October 10, 2017
By Bettina Aptheker, Distinguished Professor, Feminist Studies
The Free Speech Movement (FSM) at UC Berkeley in fall 1964 involved upwards of 20,000 students before it was over, and more than 800 of the Berkeley faculty voted in support of its demands at its Academic Senate meeting on Dec. 8, 1964. The FSM coalition spanned the political spectrum at the time from the Young Republicans to the Young Socialists, to communists, to students variously affiliated with civil rights, religious, and environmental groups. As a result the Regents of the University of California revised their regulations that had previously banned communists and “controversial speakers” from visiting the campus, and prevented students from holding rallies, distributing literature, and posting fliers.
The Regents affirmed that henceforth their regulations would not go beyond the purview of the First and 14th amendments to the United States Constitution. Only the time, place, and manner of speech would be subject to regulation so as not to disrupt classes or the flow of pedestrian traffic and so forth. Registered student organizations, departments and so on needed only to request permits for their events in a timely manner. This movement effectively marked the end of the last remnants of the “McCarthy period” in which scores of faculty had been fired for refusing to sign “loyalty oaths,” and in which hundreds and thousands of folks across the country had lost their jobs and been blacklisted. From this point of view, historians generally mark FSM as a kind of watershed in re-establishing democratic traditions and First Amendment rights in the country.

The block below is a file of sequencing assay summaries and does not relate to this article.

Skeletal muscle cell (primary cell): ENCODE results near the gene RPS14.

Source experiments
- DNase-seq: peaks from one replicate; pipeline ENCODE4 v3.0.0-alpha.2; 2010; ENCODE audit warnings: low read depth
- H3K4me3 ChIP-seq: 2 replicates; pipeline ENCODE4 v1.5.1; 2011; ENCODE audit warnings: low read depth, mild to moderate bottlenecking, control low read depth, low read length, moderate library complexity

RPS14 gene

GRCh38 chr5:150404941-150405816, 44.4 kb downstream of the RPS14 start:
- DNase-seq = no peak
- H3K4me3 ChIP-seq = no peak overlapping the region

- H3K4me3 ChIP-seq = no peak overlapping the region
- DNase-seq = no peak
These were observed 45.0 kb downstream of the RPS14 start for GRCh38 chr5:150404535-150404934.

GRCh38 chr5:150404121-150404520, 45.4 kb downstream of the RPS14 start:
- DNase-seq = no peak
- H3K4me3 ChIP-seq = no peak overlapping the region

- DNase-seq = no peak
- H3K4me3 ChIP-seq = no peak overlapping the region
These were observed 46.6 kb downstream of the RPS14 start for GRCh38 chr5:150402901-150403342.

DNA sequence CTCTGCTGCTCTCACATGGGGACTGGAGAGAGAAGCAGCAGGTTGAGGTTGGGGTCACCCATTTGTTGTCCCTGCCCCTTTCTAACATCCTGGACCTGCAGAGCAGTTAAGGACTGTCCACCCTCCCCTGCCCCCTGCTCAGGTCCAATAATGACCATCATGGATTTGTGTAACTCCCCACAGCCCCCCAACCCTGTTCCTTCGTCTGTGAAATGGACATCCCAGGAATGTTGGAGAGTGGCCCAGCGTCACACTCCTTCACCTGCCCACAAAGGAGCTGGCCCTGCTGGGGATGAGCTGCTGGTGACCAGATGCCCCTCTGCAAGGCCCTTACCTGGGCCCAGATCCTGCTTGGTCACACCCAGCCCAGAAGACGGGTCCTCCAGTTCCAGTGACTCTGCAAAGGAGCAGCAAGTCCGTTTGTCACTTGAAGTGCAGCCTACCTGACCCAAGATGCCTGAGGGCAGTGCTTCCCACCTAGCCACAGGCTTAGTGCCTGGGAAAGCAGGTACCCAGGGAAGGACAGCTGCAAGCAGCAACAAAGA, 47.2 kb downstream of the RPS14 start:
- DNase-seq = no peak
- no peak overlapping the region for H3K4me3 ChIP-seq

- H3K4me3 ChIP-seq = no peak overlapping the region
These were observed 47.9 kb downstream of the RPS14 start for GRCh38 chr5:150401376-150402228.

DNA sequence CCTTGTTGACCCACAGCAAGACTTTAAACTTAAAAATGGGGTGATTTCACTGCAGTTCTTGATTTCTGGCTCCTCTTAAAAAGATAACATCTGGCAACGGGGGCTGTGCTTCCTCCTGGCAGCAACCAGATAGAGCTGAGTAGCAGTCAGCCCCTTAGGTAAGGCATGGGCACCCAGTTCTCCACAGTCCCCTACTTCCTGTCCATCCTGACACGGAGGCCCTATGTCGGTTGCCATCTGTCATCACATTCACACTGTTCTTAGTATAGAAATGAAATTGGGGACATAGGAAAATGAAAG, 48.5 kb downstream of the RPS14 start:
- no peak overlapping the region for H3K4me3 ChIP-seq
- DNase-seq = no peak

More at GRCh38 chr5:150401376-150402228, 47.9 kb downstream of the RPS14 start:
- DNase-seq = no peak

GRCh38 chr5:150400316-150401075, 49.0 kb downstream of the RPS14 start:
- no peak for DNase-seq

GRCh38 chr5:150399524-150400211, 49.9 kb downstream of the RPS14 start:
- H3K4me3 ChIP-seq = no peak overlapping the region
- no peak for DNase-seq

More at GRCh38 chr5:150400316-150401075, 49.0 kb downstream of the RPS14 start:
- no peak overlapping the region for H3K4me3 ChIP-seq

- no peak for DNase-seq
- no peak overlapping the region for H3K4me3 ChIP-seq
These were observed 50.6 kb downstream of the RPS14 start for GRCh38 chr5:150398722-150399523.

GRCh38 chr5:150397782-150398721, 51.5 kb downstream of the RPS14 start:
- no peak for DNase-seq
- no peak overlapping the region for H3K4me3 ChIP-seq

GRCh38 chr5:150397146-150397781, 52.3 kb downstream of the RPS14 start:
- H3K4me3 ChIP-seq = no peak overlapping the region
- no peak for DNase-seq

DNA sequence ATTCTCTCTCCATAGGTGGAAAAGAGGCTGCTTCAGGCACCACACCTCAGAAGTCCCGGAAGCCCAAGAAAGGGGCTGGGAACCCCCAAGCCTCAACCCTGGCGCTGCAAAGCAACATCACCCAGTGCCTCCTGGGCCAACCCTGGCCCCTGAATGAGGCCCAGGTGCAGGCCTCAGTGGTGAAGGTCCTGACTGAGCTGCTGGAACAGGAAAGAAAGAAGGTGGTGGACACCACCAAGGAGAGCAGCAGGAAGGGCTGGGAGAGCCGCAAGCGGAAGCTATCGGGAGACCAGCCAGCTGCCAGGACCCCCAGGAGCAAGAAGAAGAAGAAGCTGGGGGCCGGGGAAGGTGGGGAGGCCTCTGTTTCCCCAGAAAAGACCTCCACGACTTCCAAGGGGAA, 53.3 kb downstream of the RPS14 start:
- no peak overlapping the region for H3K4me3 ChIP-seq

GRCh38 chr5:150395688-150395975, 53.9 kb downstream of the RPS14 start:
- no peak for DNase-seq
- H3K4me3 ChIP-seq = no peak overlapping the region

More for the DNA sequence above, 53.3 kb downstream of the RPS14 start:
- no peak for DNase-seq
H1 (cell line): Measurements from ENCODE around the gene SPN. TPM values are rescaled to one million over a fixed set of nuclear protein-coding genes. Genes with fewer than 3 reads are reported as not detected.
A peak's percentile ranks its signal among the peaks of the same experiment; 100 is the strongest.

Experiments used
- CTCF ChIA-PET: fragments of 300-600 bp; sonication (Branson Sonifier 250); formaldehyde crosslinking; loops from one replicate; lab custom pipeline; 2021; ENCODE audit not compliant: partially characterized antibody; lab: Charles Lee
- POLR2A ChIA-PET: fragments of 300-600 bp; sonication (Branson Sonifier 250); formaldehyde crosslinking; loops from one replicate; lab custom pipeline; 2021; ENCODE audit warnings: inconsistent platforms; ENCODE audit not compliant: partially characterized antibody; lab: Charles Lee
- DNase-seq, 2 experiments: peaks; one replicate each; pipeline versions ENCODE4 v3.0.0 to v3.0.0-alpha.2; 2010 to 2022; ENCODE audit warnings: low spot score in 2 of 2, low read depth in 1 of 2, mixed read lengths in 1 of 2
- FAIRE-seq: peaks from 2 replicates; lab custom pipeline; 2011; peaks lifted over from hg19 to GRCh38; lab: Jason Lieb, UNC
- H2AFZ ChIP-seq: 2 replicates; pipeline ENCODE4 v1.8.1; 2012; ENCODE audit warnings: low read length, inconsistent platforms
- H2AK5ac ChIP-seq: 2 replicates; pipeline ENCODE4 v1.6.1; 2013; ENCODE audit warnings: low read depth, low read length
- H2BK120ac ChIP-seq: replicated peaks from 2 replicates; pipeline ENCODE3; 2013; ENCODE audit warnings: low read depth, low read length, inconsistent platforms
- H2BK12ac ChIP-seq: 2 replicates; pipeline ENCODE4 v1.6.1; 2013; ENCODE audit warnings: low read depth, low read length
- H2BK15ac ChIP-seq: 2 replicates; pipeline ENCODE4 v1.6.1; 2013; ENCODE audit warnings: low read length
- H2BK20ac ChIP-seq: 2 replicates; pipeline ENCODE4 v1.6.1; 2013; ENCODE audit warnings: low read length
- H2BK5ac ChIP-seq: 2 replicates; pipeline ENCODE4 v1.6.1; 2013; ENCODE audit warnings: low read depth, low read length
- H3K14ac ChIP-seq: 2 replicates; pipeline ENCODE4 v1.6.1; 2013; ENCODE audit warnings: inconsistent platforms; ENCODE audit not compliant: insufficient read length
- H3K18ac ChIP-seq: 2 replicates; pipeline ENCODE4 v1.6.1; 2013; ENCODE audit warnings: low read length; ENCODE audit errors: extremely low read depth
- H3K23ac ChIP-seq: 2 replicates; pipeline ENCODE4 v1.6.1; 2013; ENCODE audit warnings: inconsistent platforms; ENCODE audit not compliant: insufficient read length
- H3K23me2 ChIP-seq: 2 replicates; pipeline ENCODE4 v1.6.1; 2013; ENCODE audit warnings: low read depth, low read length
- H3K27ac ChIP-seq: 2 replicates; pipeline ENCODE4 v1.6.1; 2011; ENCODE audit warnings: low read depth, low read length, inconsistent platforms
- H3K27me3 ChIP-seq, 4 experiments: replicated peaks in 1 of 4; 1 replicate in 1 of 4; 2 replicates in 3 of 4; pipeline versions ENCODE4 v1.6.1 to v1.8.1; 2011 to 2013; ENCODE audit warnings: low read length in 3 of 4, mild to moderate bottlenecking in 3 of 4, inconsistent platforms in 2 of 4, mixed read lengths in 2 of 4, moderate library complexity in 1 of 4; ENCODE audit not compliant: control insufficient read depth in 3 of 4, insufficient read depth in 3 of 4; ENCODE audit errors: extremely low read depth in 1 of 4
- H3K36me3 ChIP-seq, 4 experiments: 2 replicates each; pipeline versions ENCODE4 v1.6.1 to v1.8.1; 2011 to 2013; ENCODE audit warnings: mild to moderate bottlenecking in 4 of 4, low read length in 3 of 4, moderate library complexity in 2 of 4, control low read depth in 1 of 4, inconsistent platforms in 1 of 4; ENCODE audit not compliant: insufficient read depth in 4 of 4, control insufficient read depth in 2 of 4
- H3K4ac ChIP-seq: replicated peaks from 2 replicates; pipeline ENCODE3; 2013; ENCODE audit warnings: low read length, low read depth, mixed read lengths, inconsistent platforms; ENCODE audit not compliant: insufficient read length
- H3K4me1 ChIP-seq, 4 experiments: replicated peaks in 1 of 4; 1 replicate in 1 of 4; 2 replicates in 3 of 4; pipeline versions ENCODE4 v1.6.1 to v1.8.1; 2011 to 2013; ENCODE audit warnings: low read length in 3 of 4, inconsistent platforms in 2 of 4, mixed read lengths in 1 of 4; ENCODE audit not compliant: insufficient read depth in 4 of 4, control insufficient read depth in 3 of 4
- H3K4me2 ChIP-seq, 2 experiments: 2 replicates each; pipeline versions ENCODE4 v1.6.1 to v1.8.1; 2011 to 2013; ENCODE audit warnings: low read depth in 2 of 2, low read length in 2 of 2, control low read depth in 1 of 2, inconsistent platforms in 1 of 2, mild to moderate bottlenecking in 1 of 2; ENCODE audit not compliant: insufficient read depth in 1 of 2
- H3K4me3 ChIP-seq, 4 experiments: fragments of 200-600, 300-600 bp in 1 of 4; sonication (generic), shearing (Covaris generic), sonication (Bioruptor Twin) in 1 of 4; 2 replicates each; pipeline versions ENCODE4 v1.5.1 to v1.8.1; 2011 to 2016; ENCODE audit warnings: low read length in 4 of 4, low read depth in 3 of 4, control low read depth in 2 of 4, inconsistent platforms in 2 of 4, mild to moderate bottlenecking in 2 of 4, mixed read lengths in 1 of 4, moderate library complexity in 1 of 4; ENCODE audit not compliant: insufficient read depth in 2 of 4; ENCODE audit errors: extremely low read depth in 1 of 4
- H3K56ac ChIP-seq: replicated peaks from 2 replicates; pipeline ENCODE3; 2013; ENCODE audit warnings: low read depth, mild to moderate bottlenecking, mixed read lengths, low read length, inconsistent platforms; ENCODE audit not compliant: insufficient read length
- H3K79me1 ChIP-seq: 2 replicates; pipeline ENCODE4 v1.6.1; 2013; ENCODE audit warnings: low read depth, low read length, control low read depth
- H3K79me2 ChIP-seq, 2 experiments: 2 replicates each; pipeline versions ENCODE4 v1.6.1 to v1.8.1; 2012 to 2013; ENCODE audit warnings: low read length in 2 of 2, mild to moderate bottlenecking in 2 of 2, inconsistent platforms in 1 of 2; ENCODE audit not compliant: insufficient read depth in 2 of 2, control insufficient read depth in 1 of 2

FSM is also often cited as the first mass movement of what became the New Left, riding on the strength of the black-led civil rights movement that climaxed with the passage of the Voting Rights Act in 1965. FSM was credited with inaugurating northern student protests against the Vietnam War. For these reasons, among others, Berkeley emerged as an iconic symbol of radical and liberal politics.
Within weeks of the inauguration of Donald Trump, therefore, it is not at all surprising that the “alt-right” led by Milo Yiannopoulos determined to hijack the issue of “free speech.” Acting on invitations from a rightist student organization, he and Ann Coulter tried to speak on campus in February 2017. While hundreds and hundreds of students assembled to peacefully protest their presence because of their racist, homophobic, anti-Muslim, and anti-Semitic hate speech, a smaller group known as antifa—shorthand for anti-fascist—engaged in disruptive street actions that shut the events down altogether because the university felt it could not “guarantee their safety.”
Shortly after this, Yiannopolous was widely denounced and forced to resign his position as a senior editor of Breitbart News when he condoned and seemed to advocate the legitimacy of sexual relations between 13-year-old boys and adult men and women. The Conservative Political Action Conference cancelled an invitation for him to speak, and Simon and Schuster publishers cancelled their book contract with him. Neither Yiannopolous nor anyone else accused the Conservative Political Action Conference or Simon and Schuster of infringing on his rights of free speech. Presumably, however, UC Berkeley, as both a public university and an iconic symbol, falls under a different standard.